The Legend of Beaver Dam

Destined to be a legendary short film, Legend of Beaver Dam has first time audiences singing along by the end. The gallons of jet-propelled blood, excellent cast, great special effects and clever twist, make this an absolute must-see for any self respected fan of the genre… (read the full review)

Horror / Sci-Fi

Stake Land

Amidst the comic-book style exaggerated violence, though, there’s still enough small character beats and subtle touches that make Stake Land ring a little truer than most movies of its kind, particularly Martin’s calm, novelistic narration, and an open-ended conclusion that eschews the usual martyr’s-glory scenes for a character-based ending that validates the film’s palpable sense of hard-fought hope and progress in lost times… (read the full review)

The Theatre Bizarre

A horror anthology in seven parts, The Theatre Bizarre is a throwback to the tradition of the port-manteaux films of the `60s and `70s. The main exponent of this type of film then was Amicus Films, a small British production company established by two American ex-pats (Max J. Rosenberg and Milton Subotsky) who wanted to take on the mighty (at the time anyways) Hammer Films at their game… (read the full review)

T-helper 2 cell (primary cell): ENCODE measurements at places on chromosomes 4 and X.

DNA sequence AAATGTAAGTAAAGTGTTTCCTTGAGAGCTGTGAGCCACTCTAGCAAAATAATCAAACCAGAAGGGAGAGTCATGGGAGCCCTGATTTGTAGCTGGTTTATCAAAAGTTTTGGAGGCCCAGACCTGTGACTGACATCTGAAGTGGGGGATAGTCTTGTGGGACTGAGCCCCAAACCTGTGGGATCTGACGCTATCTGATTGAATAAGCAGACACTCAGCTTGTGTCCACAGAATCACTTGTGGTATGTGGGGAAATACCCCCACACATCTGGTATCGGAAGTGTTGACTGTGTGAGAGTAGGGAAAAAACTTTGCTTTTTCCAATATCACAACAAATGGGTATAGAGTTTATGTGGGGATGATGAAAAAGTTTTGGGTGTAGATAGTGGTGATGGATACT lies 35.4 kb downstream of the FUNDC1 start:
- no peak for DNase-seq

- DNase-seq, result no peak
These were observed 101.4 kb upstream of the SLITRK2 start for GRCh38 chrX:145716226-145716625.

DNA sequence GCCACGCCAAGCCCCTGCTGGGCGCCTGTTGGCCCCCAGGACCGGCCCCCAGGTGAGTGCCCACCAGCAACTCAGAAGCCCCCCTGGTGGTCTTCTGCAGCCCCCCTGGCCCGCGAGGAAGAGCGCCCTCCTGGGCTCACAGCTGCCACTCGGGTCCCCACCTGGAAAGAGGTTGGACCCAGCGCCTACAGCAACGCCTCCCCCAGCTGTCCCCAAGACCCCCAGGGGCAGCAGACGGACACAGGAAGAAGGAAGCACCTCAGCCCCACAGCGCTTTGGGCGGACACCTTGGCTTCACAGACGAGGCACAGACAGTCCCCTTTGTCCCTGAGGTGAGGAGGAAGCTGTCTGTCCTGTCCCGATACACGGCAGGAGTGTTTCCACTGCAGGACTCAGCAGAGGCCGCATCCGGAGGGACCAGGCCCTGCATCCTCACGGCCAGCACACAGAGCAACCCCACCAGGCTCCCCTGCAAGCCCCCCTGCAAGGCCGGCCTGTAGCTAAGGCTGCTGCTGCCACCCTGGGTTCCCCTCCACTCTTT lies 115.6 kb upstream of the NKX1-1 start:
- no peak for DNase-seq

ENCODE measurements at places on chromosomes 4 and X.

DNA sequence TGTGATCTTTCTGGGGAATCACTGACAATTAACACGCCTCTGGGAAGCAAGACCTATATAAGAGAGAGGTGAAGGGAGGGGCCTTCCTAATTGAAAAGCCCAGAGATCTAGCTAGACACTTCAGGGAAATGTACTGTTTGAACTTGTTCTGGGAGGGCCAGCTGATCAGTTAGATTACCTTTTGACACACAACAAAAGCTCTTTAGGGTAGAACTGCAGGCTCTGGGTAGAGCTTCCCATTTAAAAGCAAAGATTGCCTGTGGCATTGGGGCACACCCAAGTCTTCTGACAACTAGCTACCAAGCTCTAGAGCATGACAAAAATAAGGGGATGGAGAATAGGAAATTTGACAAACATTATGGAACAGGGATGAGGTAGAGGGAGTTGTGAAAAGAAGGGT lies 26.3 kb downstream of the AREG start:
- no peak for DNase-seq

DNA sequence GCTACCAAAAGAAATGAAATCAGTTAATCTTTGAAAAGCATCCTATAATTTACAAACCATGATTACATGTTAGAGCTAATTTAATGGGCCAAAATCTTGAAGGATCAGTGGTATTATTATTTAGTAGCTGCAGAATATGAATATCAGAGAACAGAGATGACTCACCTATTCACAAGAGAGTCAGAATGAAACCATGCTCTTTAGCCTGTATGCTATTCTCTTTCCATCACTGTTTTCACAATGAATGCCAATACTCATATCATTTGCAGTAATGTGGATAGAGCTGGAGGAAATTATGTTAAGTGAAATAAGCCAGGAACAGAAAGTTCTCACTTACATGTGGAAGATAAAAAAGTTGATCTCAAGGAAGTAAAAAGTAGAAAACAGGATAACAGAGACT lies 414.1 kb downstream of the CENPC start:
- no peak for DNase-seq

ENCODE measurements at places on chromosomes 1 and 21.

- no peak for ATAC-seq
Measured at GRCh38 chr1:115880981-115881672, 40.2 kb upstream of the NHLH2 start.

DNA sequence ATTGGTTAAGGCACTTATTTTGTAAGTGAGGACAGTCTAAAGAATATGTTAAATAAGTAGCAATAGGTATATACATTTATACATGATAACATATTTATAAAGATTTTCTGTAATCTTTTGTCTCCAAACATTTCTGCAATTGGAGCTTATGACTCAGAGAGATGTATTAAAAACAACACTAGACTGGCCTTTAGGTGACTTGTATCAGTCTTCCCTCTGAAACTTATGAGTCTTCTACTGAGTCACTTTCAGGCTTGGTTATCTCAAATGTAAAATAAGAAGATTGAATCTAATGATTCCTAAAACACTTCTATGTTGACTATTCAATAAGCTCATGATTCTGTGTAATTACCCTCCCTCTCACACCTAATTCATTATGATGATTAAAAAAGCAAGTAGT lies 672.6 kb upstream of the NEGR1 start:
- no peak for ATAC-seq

The Wicker Tree

Only time will tell if The Wicker Tree will live up to Robin Hardy’s first pagan horror film, which has been unofficially dubbed in some circles the “Citizen Kane of Horror,” but it stands out in this year’s Fantasia line-up as a fully realized work of a cinematic visionary. This is not only a great genre film, but a film that pushes the boundaries of cinema itself, easily on par with the works of our greatest contemporary filmmakers… (read the full review)

European Cinema

Rare Exports: A Christmas Tale

Exports is a peculiar film that’s found mainstream acceptance worldwide, perhaps a sign that any film that dares tweak the tired conventions of holiday mythmaking – even if it winds up a little lacking – is a welcome one… (read the full review)

Kill Me Please

The film’s final act is more in line with past Belgian comic shockers (Ex-Drummer, Man Bites Dog) than the rest of the film, and doesn’t necessarily feel contiguous with the relatively restrained material that precedes it… (read the full review)

TrollHunter

Successful on multiple levels but one: Trollhunter suffers from a seemingly rushed ending. Still, with its brisk pacing, charismatic cast, beautiful locales, creature design and unique premise, Trollhunter comes highly recommend, before Hollywood tries to… (read the full review)

Klovn

Though derived from a popular Danish TV series, Clown: The Movie is really a collusion between three recent strains of popular comedy: first and foremost, the “comedy of embarrassment,” whose popularity can be traced back to the twin influences of the UK Office and Larry David’s Curb Your Enthusiasm; second, the Apatow brand of “manchild” comedies, in which men in their 30s (or older) behave like teenagers until they’re forced to mature; and third, the debauched bro humor of The Hangover (from which it borrows a final-scene photo reel of horror)… (read the full review)